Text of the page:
Since a major portion of the brick walk needed to be pulled up for leveling and to allow access for other work, it was removed completely to allow for parging and to be accomplished and to be re-installed to drain water out through the front gate.

During work on the masonry partition under the side door, a thimble was installed to allow a pipe for an air inlet to the rear of the crawl space (15). The intake air was taken through a decorative metal grate worked into the brick pattern (21).

A sidewall grate near the front of the house was found to have enough clearance to be enlarged for another vent pipe (19). The front vent pipe was connected to a ventilation fan located in the crawl space and activated by humidistat and timer switches (17, 18).

The work to the brick sidewall and drainage of the brick walk were not likely to stop all water accumulation under the house, so a pipe for ejection of water (20) from an unconventional small volume pump was installed near the front gate to drain onto the side walkway.

The original historic old brick was set in a new pattern to make use of broken units and installation of modern brick to tighten up the pattern allowing less water to soak in prior to running off the site (22).

The threshold to the public way was opened for installation of drainage at the bottom of the sand bed and above the plastic water barrier and then reinstalled hiding the outlets
(23, 24).

collapsed walkway

1) Collapsed Walk & Rats in House

rat tunnels

2) Rat Tunnels

no foundation

3) Missing Foundation Wall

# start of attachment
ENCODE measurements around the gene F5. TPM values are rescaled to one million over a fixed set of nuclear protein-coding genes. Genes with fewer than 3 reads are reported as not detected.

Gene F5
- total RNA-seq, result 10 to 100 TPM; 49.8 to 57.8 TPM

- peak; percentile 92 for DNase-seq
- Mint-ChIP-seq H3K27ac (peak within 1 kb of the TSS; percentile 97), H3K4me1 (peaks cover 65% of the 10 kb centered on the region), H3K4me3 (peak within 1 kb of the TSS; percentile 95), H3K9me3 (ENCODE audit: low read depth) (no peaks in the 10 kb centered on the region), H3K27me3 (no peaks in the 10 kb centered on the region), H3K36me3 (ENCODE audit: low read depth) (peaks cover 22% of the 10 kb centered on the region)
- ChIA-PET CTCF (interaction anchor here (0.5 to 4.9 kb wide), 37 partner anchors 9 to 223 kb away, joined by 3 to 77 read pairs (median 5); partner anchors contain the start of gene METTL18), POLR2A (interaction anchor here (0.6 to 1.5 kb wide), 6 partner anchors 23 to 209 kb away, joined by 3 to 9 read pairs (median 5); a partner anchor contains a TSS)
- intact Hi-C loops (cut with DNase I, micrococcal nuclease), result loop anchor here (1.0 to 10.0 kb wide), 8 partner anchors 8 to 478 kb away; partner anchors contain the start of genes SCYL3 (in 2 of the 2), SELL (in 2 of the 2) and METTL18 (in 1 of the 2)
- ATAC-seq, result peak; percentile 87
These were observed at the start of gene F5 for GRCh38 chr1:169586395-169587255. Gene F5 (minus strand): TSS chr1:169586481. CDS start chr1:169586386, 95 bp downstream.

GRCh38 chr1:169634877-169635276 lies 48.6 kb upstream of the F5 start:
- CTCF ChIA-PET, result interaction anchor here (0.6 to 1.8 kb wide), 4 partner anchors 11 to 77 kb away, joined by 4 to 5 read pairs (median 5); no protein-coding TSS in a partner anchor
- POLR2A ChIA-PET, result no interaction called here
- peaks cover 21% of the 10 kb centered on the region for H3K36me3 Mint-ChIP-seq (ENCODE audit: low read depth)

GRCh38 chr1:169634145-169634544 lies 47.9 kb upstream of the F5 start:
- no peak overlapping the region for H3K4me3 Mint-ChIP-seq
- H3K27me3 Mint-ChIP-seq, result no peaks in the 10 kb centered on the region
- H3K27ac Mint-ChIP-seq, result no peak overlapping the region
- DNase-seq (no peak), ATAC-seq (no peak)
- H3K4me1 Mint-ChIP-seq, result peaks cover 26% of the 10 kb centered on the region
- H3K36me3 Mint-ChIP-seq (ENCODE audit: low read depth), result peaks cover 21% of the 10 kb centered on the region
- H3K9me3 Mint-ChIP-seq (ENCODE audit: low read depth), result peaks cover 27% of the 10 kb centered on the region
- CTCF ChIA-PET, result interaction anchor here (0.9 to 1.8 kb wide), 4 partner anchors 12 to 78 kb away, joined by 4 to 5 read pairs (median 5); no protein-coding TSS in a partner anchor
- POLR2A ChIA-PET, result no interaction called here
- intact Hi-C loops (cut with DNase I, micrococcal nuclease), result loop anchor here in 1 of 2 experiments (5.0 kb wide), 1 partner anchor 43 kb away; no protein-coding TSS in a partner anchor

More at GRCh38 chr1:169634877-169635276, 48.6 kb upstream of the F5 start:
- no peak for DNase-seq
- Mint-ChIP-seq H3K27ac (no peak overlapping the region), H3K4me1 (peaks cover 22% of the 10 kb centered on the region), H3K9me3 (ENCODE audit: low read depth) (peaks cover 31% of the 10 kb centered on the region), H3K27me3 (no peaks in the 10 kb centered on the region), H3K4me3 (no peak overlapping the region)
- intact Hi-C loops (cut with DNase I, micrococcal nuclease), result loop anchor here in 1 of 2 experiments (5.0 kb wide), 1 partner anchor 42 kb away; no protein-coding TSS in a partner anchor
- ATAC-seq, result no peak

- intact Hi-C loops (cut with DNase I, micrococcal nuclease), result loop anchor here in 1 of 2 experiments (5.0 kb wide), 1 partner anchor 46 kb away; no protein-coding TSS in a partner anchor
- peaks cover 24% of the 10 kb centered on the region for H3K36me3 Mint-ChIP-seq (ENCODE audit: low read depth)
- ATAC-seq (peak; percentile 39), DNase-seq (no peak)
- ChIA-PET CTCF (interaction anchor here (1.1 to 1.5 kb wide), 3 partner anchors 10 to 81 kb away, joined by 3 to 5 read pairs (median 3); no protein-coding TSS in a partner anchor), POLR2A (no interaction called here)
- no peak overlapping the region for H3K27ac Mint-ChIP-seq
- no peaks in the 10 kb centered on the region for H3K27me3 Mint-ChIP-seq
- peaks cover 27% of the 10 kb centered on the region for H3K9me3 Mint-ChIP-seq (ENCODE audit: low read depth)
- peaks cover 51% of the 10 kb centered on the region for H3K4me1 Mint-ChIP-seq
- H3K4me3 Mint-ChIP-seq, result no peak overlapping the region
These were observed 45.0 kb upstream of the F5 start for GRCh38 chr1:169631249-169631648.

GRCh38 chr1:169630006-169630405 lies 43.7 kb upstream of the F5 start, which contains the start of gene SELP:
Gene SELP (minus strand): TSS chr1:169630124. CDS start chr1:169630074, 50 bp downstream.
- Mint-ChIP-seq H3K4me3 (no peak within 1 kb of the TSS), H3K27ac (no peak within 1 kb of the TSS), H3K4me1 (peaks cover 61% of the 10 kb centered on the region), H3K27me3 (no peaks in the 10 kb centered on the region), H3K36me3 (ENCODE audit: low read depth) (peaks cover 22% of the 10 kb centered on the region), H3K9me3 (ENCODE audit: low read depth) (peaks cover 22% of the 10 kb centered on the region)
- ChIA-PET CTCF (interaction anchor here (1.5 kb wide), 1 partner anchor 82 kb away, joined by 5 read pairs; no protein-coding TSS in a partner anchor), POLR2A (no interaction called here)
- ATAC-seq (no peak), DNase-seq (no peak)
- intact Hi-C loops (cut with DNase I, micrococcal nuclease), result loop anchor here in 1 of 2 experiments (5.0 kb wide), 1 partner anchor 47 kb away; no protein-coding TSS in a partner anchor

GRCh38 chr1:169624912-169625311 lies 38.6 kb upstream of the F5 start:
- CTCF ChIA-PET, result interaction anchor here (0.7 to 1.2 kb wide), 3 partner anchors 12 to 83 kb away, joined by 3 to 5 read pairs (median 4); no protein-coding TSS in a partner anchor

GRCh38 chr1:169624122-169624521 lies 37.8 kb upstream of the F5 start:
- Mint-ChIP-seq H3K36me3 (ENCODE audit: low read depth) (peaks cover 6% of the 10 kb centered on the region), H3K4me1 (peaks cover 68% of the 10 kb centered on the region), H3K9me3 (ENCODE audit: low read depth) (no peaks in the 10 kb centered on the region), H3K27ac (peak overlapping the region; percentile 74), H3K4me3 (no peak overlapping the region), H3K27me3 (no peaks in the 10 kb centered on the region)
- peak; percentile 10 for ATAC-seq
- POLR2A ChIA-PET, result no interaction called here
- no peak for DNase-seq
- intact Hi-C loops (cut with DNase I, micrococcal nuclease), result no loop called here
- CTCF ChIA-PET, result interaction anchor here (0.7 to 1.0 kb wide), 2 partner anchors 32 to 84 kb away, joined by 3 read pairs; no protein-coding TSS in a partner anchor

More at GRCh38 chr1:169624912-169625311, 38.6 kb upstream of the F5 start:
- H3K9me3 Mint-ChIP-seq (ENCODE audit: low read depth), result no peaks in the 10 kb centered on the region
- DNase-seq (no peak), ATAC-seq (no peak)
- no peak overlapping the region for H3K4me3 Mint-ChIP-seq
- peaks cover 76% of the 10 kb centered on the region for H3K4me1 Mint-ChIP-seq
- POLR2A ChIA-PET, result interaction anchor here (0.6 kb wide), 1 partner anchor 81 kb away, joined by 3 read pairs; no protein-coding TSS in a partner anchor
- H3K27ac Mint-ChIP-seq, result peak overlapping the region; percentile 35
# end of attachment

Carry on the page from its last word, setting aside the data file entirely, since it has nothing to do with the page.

new foundation partition

4) Install Masonry Partition

waterproofing paint failure

5) Painted on Water Proofing
Surface Damage

water damaged brick

6) Brick Spalling with
Dirt and Root Fibers Behind Break

plant roots growing into wall

7) Roots Running Along Edge of Walk and Along Wall

plant roots growing under paint

8) Deteriorated Mortar and
Root Fibers Under Coating

tree root growing under walkway

9) 1 1/4 in. Root Growing Into Crawl
Space Under Side Door

tree root in wall

10) 1/2 in. Root Growing Into Wall Below Grade

tree root in wall

11) Roots and Dirt Inside Wall

tree root in wall

12) Root Grew 7 ft. Between
Wythes of Brick

reset loose brick

13) Brick Restoration

parge brick repair

14) Parging Coat to Protect Wall Below Grade

new subgrade vent

15) Below Grade Air Intake Duct

subgrade vent in brick

16) Prep for Intake Vent Grate

new crawl space ventilation

17) Air Exhausted to Front Grate

new crawl space ventilation

18) Ventilation Fan

crawl space vent thru wall

19) Air Exhaust Duct

future water ejection pipe

20) Accommodation for Possible Water Removal

subgrade air intake in walk

21) Air Intake Vent In Walk

new brick pattern width=

22) Revised Brick Pattern for New Brick to Tighten Wide Joints

threshold demolition

23) Threshold Opened for Installation of Drainage and Removal of Loose Brick

threshold reconstruction

24) Threshold Rebuilt with Drainage Underneath

Please call (703.524.7595) or email ( for more information.
Located in Arlington, Virginia 22207 (by appointment only)